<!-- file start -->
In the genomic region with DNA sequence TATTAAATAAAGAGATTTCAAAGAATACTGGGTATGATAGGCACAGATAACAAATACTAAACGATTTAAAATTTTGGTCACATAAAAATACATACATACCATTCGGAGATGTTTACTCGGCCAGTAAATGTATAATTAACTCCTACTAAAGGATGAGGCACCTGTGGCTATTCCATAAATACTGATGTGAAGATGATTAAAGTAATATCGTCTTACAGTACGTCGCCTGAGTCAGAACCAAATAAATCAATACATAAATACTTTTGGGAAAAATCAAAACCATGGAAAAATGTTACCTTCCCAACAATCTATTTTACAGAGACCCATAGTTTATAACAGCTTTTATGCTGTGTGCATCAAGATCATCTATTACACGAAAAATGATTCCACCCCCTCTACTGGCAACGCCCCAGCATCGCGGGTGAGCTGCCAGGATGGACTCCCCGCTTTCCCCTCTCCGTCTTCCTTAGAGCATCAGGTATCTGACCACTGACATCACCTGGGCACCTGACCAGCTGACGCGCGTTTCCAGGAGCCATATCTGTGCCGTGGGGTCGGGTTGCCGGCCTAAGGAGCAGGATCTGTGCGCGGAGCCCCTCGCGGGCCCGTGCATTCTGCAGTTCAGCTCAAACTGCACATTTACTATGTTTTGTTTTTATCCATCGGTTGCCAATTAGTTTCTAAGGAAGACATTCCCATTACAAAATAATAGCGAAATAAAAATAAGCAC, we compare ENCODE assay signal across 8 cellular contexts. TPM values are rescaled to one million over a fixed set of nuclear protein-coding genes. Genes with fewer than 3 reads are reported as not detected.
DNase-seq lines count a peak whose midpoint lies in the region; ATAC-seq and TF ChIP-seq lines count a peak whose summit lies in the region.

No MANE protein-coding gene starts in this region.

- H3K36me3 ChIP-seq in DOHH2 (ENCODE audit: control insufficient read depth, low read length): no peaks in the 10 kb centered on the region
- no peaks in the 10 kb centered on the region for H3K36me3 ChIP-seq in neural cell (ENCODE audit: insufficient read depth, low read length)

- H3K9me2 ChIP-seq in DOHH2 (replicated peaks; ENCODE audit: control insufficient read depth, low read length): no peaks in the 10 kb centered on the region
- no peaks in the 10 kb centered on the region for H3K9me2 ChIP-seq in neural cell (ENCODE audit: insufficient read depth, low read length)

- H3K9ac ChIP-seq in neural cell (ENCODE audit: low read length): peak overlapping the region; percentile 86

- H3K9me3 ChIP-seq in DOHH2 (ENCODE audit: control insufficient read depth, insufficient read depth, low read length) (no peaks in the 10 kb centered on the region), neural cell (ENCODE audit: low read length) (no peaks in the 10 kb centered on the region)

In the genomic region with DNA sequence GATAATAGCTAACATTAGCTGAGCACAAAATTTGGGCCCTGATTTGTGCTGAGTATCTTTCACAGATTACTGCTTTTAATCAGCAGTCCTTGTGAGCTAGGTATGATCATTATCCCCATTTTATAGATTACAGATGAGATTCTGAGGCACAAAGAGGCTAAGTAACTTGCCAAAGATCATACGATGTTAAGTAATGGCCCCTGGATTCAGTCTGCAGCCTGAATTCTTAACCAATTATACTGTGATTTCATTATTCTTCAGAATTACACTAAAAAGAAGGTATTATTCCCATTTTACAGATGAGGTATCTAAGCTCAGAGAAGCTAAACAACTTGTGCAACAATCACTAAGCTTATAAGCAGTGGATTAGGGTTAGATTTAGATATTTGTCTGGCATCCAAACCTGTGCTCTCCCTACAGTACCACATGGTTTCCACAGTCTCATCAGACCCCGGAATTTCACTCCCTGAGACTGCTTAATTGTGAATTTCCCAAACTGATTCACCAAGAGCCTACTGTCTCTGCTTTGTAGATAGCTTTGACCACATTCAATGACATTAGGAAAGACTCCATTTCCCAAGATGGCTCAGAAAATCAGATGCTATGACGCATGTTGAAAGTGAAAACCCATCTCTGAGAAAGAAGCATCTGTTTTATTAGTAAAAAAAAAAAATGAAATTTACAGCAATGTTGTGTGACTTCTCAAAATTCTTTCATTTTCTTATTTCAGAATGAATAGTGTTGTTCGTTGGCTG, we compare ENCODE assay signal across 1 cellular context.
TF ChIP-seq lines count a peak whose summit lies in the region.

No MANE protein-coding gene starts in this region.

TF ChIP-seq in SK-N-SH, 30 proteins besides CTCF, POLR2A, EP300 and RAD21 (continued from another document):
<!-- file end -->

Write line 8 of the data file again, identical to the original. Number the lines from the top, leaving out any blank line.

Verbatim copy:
- H3K9ac ChIP-seq in neural cell (ENCODE audit: low read length): peak overlapping the region; percentile 86